Christine Miller: A Voice of Independence

Christine Mille
Christine Miller
Photo Courtesy of California
Historical Society, MSP 3800

pixelAlthough there have been fifty or so books written about Peoples Temple and Jonestown, most of the stories center on Jim Jones, his family and the inner circle of the church. However thousands of people made the social movement possible. Because of the Temple’s practice of taping services and meetings – as well as retaining thousands of documents which are now Shoused at the California Historical Society – the stories of a number of rank and file Temple members are preserved for all time.

The most famous of these people may be Christine Miller, who valiantly tried to dissuade the Jonestown leadership’s decision to enact revolutionary suicide.

Christine was born in Brownsville, Texas on June 4, 1918. In a letter to Jones she writes about working in the cotton fields and losing her mother at a very young age. Christine Miller spent her entire life working. She eventually became a county clerk. As she said, “I pulled myself up by the bootstraps.” Christine’s hard work paid off. She eventually found herself in Los Angeles, where she earned enough to buy a home and car, and still have money for jewelry, furs and travel. She probably enjoyed these things more than most because of the hard work it took to get herself there.

It was while she was living in Los Angeles that Christine was introduced to Peoples Temple and Jim Jones. There were a number of reasons why people joined Peoples Temple. Many went because they needed help, others went to offer help. Christine was a helper. She also contributed financially. In fact, it was the financial generosity of members such as Christine that gave the Los Angeles church the reputation as the Temple’s pocketbook. Christine was very loyal to Jones and gave regularly to the various projects funded by the Temple.

Many researchers on the Temple have commented on Christine’s unique relationship with Jones. Although all Temple members were required to turn their personal possessions over to the church when they went communal – and even more fundamentally, were discouraged from wearing trappings of the elite – Jones allowed Christine to retain and wear some of her fur and jewelry. What was it about Christine that set her apart from the others? Did Jones respect the fact that this black senior had “pulled [herself] up by the bootstraps” and so had some special right to wear these items? If so why her and not other women in similar situations?

It could be that Christine Miller was one of the few people who simply refused to give up the things for which she had worked so hard. She knew what she wanted, and she acted on it. We know that members of the inner circle refused Jim Jones’ advances, and that certain members were able to argue and refute him, within accepted boundaries. Although she was not a member of the inner circle, Christine Miller was apparently one of these people.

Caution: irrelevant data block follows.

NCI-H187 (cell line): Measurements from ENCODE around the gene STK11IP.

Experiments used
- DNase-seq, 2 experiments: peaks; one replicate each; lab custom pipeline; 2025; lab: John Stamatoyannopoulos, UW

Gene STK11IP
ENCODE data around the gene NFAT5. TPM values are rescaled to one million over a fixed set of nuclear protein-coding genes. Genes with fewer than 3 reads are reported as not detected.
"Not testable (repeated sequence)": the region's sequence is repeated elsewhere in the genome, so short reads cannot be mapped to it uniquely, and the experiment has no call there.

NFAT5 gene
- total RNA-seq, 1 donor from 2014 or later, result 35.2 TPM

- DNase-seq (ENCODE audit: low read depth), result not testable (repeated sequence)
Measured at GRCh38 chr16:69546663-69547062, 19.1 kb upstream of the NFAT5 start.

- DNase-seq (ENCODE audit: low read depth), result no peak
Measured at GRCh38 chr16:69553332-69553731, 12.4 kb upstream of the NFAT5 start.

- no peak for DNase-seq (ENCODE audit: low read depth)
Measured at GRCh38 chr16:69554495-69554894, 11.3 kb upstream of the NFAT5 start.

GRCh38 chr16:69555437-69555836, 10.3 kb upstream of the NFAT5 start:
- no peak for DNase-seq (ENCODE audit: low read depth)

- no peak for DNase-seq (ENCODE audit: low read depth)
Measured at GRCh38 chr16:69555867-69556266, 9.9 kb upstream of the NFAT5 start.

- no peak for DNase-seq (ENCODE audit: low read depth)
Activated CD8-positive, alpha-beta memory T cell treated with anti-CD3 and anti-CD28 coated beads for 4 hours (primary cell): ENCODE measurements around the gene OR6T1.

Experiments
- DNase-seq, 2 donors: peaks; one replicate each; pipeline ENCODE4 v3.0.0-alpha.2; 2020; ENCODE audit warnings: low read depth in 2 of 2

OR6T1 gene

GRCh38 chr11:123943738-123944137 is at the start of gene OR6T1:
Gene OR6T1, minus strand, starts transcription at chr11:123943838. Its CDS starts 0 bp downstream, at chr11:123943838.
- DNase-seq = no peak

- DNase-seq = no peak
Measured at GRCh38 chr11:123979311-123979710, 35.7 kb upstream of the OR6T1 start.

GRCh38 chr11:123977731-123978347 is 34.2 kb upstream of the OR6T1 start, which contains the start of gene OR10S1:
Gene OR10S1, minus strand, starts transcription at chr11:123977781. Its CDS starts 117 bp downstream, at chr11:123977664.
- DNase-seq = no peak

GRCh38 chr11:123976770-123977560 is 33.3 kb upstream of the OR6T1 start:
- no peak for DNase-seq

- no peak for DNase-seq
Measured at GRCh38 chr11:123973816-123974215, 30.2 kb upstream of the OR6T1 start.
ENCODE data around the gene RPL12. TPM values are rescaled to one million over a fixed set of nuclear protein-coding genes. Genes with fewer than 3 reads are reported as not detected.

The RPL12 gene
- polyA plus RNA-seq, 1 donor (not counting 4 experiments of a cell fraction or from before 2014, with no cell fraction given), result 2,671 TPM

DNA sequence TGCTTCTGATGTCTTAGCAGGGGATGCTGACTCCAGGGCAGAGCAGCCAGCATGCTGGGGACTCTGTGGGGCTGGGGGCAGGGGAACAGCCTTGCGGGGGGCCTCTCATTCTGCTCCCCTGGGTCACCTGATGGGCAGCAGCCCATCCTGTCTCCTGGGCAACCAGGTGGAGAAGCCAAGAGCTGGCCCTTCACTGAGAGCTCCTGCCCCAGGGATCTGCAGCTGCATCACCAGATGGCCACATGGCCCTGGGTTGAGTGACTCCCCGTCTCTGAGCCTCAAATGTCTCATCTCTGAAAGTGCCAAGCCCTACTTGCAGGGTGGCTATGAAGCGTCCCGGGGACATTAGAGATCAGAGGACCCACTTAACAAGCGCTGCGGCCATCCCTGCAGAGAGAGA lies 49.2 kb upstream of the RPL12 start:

Christine eventually moved to San Francisco and joined a Temple commune. On January 3, 1978 she moved to Jonestown. Unlike most members of the Temple who traveled in groups to Guyana, Christine traveled alone. Although she tried to adjust to the pace of Jonestown, she was not happy in the isolated jungle community. In letters to Jones she states that she feels that she had come too far to be pushed as hard as she was being pushed in Jonestown. Christine felt she had more value back in America where she could work and donate her check to the cause; in Jonestown she felt like a liability. She was accustomed to being an asset. She was also accustomed to being treated like an asset. Unlike many in Jonestown, Christine did not leave a slum or ghetto to live in the jungle community. And when she felt it was necessary, she would remind people of her sacrifices for the cause.

There are a number of stories that survive about Christine and her interactions with Jones that shed light on their final exchange of the last day. The first is an exchange caught on tape Q595 of a Jonestown meeting. Jones calls on Christine to recite what he had just said, which she does. He then asks her opinion on the topic, to which she replies that she does not know because she had not thought about it before. Jones states, “That’s why I asked you … I knew you hadn’t. You’re standing in the gap of the hedge, and there’s others, but you’re honest. Some others would tell me a lie.” Certainly Jones knew that Christine would answer his questions truthfully, that she would not shy away from uncomfortable answers. She was not ashamed to tell him when she did not know something.

A more telling story of the friction-based chemistry between Christine and Jones is told by Jonestown survivors. At one meeting Christine and Jones exchanged words. It was heated. Jones had gotten into the habit of handling guns during these meetings, and on at least one tape recording (Q833 from late March 1978) picked up the sound of Jones firing a shot to wake up people in the crowd who were sleeping. Additionally the isolation of the community, with Jones’ word as sole authority, put anyone who opposed him in a very vulnerable position. A troublesome person could be put in a sensory deprivation box, drugged in the medical unit or – as he threatened – shot on the spot and buried in the jungle. There was not much that one person could do to stop any of those things from happening. In Jonestown, Jim Jones did have the power of life and death.